Probability Theory

Vrije Universiteit Amsterdam

Course Description

  • Course Name

    Probability Theory

  • Host University

    Vrije Universiteit Amsterdam

  • Location

    Amsterdam, The Netherlands

  • Area of Study

    Mathematics, Statistics

  • Language Level

    Taught In English

  • Course Level Recommendations

    Lower

    ISA offers course level recommendations in an effort to facilitate the determination of course levels by credential evaluators.We advice each institution to have their own credentials evaluator make the final decision regrading course levels.

    Hours & Credits

  • ECTS Credits

    6
  • Recommended U.S. Semester Credits
    3
  • Recommended U.S. Quarter Units
    4
  • Overview

    COURSE OBJECTIVE
    The learning objectives are as follows:

    1. Knowledge and understanding of basic concepts of probability theory and probability distributions.
    2. Selecting an appropriate method to solve typical problems in probability theory and applying these methods correctly.
    3. Translating verbally described problems in the language of probability theory to solve the problem.
    4. Knowledge of probability distributions which occur most commonly in practice and being able to use the known properties of these distributions to solve problems.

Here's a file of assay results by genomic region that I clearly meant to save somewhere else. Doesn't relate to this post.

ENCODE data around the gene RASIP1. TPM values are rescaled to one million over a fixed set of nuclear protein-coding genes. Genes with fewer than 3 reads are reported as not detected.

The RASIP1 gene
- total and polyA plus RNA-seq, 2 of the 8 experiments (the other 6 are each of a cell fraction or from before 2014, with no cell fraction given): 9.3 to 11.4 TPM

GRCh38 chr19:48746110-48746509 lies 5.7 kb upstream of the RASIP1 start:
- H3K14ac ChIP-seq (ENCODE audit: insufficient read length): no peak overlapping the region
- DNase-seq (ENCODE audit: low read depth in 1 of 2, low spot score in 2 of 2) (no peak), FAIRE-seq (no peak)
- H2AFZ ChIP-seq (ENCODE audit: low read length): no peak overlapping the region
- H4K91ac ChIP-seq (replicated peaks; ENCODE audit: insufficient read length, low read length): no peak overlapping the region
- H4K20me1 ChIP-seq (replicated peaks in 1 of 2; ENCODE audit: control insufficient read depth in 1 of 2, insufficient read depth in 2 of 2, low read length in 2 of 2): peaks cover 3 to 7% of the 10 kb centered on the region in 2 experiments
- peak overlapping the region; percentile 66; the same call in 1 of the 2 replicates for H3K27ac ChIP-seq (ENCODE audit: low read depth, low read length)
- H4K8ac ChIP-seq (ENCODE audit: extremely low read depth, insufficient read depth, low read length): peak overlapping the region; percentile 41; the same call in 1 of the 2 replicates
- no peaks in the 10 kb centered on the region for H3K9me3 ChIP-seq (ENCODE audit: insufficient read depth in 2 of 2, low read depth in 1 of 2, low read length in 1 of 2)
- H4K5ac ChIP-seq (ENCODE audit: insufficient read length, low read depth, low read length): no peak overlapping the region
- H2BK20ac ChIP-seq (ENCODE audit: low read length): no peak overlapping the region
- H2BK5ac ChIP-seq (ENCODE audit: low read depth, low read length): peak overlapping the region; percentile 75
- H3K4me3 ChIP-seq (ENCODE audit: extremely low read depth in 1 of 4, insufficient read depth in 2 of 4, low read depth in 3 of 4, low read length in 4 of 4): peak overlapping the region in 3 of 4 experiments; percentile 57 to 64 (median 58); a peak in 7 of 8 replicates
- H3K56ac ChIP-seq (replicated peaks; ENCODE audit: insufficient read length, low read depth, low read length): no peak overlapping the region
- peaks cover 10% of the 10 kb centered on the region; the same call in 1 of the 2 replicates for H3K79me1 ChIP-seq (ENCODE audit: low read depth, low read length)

COURSE CONTENT
    The mathematical foundation for both modeling decisions under uncertainty when performing statistics is the probability and the probability therefore has a central role in the bachelor Econometrics and Operations Research.

    The structure of this course is as follows.
    • Basic elements of the probability account (random experiment, outcomes space, eventuality and opportunity) and fundamental calculation rules for opportunities on eventualities. Combinatorial probability models, conditional probabilities, the rule of Bayes, and the law of total probability.
    • Introduction of the concept of a stochastic variable, and concepts such as distribution function, probability function, expectation and variance of a stochastic variable.
    • Specific discrete probability distributions, such as the binomial, hypergeometric, Poisson, and geometric distribution.
    • Continuous stochastic variables and associated probability distributions. Specific continuous probability distributions such as the uniform, normal, exponential and gamma distribution. Relations between these continuous probability distributions and the previously introduced discrete probability distributions are discussed.
    • If there is sufficient time at the end of the course, the concepts of bivariate and multivariate probability distribution included related concepts such as joint and marginal distribution functions, conditional probability distribution and independence of stochastic variables.

    TEACHING METHODS
    Lectures, tutorials

    TYPE OF ASSESSMENT
    Interbetween exam
    Final exam
    Individual assignment

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